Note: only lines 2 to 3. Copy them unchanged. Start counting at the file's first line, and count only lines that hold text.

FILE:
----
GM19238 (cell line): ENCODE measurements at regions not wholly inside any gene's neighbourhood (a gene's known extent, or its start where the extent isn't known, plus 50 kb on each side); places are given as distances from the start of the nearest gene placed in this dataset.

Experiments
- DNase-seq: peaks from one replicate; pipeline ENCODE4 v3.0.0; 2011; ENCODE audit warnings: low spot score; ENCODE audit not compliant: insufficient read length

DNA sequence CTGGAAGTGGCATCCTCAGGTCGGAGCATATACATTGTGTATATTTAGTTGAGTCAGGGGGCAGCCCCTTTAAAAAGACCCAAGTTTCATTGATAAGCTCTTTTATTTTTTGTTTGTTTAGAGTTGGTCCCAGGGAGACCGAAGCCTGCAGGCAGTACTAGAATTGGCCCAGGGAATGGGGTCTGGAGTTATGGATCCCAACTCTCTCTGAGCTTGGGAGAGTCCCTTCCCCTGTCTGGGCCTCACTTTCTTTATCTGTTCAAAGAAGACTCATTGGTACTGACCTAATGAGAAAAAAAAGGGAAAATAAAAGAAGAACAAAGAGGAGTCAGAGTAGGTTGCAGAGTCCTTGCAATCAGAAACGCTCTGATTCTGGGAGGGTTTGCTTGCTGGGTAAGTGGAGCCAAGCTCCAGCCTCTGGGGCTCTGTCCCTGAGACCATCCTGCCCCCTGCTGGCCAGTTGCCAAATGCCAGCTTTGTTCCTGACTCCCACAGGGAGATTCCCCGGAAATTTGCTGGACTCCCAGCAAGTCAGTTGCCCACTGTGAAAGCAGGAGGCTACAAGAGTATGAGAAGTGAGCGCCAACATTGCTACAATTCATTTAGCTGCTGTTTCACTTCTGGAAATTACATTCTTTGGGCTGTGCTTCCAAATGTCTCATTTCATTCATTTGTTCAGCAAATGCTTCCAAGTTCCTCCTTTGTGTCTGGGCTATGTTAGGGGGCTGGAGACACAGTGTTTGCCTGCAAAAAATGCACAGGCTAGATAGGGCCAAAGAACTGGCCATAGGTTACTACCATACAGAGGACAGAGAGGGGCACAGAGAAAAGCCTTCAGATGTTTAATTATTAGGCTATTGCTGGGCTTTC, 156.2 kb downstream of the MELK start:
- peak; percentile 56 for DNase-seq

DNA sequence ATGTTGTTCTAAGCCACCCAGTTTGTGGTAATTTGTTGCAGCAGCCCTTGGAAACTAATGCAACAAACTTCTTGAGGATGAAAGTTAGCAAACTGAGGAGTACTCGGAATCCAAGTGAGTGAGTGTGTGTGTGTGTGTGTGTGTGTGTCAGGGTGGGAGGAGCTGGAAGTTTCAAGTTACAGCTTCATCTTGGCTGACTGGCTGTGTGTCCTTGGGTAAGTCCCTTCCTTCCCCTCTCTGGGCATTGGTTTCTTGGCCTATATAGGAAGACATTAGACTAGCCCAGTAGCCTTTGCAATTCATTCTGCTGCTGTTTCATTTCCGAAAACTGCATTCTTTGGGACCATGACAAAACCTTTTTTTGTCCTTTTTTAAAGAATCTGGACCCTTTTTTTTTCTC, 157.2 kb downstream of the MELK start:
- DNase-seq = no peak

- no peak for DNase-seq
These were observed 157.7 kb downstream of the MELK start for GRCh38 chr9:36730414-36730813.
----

Experiments
- DNase-seq: peaks from one replicate; pipeline ENCODE4 v3.0.0; 2011; ENCODE audit warnings: low spot score; ENCODE audit not compliant: insufficient read length